We spend plenty of time here on The Millions telling all of you what we’ve been reading, but we are also quite interested in hearing about what you’ve been reading. By looking at our Amazon stats, we can see what books Millions readers have been buying, and we decided it would be fun to use those stats to find out what books have been most popular with our readers in recent months. Below you’ll find our Millions Top Ten list for March.
The Topeka School
The Hotel Neversink
The Glass Hotel
Night Boat to Tangier
The Mirror & the Light
The City We Became
This month J. Robert Lennon’s Pieces for the Left Hand leaves us for the Hall of Fame, and it’s easy to be jealous. As the pandemic rages, exposing the failures of our health systems and laying bare the craven selfishness of many leaders and neighbors alike, it’s easy to wish you, too, were leaving everything behind, bound instead of the bliss of an Internet culture site’s Valhalla. On another, less dramatic level it’s easy as well to be jealous of people who are simply in positions to buy and enjoy books at a time like this, a time unlike any other. It’s been said by others in better language than mine, but the point remains: in dark and lonely times, remember the arts you turn toward.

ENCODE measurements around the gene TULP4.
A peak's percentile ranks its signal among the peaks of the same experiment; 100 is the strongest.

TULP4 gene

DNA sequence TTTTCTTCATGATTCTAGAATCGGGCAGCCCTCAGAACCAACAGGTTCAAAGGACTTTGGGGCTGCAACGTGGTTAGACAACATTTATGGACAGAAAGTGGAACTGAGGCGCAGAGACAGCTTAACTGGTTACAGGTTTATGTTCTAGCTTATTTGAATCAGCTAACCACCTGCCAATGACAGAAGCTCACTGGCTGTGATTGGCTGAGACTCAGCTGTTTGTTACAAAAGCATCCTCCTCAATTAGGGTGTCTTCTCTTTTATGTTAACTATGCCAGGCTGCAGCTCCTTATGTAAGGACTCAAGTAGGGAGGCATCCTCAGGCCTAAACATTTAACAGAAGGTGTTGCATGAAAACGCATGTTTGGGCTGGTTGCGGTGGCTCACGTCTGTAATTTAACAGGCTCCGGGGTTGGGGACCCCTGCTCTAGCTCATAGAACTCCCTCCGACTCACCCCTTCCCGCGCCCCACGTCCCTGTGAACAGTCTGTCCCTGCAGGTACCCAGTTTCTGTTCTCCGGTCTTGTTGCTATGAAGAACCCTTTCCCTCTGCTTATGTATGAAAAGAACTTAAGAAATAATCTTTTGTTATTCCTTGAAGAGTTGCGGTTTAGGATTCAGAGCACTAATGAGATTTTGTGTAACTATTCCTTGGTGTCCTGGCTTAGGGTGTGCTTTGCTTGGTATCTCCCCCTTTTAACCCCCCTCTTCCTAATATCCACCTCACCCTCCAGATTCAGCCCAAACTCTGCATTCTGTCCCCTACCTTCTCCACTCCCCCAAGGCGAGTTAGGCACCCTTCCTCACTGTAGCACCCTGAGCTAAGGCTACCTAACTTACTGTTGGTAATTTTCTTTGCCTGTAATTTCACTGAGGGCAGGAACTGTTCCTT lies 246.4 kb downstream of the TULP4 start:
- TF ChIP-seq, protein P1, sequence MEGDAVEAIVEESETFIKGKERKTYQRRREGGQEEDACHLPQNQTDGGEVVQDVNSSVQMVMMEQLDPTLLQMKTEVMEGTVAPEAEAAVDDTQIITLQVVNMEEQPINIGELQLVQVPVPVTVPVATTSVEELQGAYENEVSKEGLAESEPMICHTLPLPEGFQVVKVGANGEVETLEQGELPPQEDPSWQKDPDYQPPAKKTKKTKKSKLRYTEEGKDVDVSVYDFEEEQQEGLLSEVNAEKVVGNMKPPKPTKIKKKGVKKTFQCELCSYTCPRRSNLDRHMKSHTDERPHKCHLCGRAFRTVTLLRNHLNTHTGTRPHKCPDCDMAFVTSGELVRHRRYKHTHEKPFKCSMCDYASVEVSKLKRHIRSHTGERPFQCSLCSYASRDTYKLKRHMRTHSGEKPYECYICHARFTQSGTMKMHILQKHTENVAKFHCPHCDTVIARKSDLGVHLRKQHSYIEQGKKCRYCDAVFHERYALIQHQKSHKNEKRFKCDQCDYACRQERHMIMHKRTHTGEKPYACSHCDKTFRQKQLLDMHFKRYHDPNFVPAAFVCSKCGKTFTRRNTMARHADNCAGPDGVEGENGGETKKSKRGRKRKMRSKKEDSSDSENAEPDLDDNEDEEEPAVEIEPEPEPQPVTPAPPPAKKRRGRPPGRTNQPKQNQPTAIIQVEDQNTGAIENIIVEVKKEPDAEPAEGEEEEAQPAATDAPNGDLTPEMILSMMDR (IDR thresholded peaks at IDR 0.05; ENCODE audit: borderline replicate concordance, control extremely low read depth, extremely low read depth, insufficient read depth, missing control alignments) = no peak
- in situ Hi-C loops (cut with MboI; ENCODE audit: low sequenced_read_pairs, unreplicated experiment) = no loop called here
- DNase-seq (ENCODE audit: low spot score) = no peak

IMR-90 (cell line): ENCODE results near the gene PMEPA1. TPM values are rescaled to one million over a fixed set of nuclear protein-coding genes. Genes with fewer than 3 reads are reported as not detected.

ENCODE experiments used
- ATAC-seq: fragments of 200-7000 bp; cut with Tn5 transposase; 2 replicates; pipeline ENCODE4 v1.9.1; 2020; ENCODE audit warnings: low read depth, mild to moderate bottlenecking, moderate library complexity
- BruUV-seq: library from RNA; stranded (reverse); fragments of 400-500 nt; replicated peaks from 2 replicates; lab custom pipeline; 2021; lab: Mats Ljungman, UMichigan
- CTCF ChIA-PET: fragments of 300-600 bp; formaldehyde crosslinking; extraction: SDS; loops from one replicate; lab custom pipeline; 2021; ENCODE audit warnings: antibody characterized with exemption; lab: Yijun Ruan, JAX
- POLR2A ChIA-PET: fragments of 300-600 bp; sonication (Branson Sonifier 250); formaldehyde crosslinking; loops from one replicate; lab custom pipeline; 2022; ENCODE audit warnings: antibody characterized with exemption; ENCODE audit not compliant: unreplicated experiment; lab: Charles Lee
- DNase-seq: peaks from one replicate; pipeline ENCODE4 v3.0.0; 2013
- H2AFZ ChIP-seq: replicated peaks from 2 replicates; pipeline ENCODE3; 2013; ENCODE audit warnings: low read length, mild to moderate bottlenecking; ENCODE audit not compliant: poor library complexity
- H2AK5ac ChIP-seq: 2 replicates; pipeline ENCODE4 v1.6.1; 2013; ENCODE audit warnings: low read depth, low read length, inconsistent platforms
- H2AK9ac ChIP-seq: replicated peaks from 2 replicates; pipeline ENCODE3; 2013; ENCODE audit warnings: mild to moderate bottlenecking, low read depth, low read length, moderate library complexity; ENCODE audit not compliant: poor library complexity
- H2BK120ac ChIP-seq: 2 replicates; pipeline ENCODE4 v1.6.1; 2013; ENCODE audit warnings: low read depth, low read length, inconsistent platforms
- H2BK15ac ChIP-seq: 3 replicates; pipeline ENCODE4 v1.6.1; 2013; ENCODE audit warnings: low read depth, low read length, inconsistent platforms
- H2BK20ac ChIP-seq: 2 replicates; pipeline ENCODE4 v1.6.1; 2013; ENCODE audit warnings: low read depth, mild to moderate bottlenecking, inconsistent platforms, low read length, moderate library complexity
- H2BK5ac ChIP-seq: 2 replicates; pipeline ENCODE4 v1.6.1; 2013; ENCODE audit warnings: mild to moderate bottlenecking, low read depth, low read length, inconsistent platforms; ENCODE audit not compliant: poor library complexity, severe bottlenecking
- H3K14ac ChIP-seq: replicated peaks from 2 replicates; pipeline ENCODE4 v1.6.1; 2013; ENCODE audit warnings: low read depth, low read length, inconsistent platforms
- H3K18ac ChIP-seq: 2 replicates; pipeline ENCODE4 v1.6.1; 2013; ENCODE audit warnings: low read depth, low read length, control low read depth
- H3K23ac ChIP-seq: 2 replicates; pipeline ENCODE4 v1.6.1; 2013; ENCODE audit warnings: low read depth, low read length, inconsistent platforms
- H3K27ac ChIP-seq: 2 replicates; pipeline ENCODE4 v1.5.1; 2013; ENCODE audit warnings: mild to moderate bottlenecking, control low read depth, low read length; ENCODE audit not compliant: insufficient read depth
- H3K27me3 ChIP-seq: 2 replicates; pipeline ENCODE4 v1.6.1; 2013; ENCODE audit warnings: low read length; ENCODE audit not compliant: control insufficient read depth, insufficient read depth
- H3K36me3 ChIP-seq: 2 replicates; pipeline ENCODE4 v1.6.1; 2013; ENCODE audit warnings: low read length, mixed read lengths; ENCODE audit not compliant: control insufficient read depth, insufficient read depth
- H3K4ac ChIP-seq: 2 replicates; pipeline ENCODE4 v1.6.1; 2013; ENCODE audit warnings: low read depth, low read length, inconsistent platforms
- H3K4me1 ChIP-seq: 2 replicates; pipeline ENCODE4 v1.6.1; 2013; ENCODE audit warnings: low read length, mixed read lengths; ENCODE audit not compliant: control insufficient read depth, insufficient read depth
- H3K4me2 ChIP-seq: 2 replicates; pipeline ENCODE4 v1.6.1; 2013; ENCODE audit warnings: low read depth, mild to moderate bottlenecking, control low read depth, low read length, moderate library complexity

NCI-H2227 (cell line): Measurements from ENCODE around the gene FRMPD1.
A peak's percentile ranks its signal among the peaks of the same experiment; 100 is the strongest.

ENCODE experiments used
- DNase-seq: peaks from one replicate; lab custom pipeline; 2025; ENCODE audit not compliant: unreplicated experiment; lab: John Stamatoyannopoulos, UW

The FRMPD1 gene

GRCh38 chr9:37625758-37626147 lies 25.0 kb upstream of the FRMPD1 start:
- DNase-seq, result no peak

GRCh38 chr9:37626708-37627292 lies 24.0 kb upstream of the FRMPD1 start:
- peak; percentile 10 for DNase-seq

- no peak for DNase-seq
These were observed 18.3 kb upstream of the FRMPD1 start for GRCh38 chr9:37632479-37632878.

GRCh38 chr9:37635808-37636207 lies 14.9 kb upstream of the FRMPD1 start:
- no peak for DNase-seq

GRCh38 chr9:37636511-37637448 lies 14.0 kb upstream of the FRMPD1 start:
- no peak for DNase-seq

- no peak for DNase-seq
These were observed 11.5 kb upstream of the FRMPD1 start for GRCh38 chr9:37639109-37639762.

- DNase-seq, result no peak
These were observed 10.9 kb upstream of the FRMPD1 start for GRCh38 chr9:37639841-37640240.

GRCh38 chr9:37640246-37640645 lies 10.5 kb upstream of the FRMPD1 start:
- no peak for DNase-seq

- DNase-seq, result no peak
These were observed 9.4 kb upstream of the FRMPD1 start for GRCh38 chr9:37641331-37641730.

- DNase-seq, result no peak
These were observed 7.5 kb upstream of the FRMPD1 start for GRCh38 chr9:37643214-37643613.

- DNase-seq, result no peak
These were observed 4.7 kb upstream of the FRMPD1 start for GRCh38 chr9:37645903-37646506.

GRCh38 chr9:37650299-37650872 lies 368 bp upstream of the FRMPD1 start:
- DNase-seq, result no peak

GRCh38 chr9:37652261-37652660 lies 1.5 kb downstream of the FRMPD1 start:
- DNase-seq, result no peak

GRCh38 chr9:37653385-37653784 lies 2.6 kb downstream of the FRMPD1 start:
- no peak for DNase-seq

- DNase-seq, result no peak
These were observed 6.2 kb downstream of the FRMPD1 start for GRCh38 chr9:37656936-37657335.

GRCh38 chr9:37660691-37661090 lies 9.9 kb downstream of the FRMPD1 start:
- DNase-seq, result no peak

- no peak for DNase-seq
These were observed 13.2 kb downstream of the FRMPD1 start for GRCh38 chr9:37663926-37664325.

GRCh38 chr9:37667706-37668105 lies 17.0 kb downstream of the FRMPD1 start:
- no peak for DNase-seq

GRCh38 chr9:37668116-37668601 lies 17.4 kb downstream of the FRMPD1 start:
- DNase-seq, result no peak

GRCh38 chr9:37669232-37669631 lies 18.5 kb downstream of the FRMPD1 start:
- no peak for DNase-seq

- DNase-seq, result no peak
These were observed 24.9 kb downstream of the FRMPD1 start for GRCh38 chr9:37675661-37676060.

In that spirit, we find reasons for joy. This is a banner month for Millions staffers, as a full fifth of the books on this month’s list was authored by our staffers. Emily St. John Mandel’s latest novel, The Glass Hotel, debuts in the fifth spot, and that’s the kind of strong showing in a pandemic you’d expect from the author of Station Eleven. Meanwhile Adam O’Fallon Price’s The Hotel Neversink has been a mainstay on the list for a while, but this month it edged ahead of Jia Tolentino’s acclaimed collection Trick Mirror, which is the publishing equivalent of a song from your favorite hometown band overtaking a pop star’s summer single on the Billboard list.
Elsewhere on the list, The Mirror & the Light, Hilary Mantel’s finale to the Wolf Hall series, enters in seventh position, and The City We Became, the first installment of N.K. Jemisin’s Great Cities trilogy, enters in ninth. In our Great First-Half 2020 Book Preview, Lydia Kiesling called the release of Mantel’s latest “one of the literary events of the young millennium,” and Jacqueline Krass said she “can’t wait” for Jemisin’s. In an interview for our site, John Maher asked Mantel, “What one fundamental aspect of history do you wish readers, or the culture at large, knew that you now know after years of researching the period you’ve fictionalized?”
“The past has to be respected and valued for its own sake,” she replied. “It is not a rehearsal for the present, and its people are not us in a primitive form.”
In the days ahead, remember that corollary: we didn’t rehearse what we’re going through now.